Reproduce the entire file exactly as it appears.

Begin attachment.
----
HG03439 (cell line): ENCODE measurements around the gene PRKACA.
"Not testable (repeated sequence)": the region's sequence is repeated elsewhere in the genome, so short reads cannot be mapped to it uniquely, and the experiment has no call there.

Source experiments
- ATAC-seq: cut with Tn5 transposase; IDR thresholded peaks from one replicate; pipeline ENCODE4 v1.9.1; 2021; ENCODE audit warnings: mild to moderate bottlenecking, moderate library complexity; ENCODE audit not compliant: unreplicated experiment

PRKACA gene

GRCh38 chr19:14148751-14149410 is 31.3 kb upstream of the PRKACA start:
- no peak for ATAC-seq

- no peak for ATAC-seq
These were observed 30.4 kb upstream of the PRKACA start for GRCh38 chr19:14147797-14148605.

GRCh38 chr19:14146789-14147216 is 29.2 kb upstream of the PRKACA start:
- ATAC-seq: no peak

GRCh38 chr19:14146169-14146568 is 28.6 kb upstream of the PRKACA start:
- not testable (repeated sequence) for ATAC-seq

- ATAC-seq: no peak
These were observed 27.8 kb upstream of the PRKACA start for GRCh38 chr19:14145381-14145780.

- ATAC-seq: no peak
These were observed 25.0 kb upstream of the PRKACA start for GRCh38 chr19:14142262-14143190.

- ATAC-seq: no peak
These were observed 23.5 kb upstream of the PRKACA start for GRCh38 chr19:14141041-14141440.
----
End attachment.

HG03439 (cell line): ENCODE measurements around the gene PRKACA.
"Not testable (repeated sequence)": the region's sequence is repeated elsewhere in the genome, so short reads cannot be mapped to it uniquely, and the experiment has no call there.

Source experiments
- ATAC-seq: cut with Tn5 transposase; IDR thresholded peaks from one replicate; pipeline ENCODE4 v1.9.1; 2021; ENCODE audit warnings: mild to moderate bottlenecking, moderate library complexity; ENCODE audit not compliant: unreplicated experiment

PRKACA gene

GRCh38 chr19:14148751-14149410 is 31.3 kb upstream of the PRKACA start:
- no peak for ATAC-seq

- no peak for ATAC-seq
These were observed 30.4 kb upstream of the PRKACA start for GRCh38 chr19:14147797-14148605.

GRCh38 chr19:14146789-14147216 is 29.2 kb upstream of the PRKACA start:
- ATAC-seq: no peak

GRCh38 chr19:14146169-14146568 is 28.6 kb upstream of the PRKACA start:
- not testable (repeated sequence) for ATAC-seq

- ATAC-seq: no peak
These were observed 27.8 kb upstream of the PRKACA start for GRCh38 chr19:14145381-14145780.

- ATAC-seq: no peak
These were observed 25.0 kb upstream of the PRKACA start for GRCh38 chr19:14142262-14143190.

- ATAC-seq: no peak
These were observed 23.5 kb upstream of the PRKACA start for GRCh38 chr19:14141041-14141440.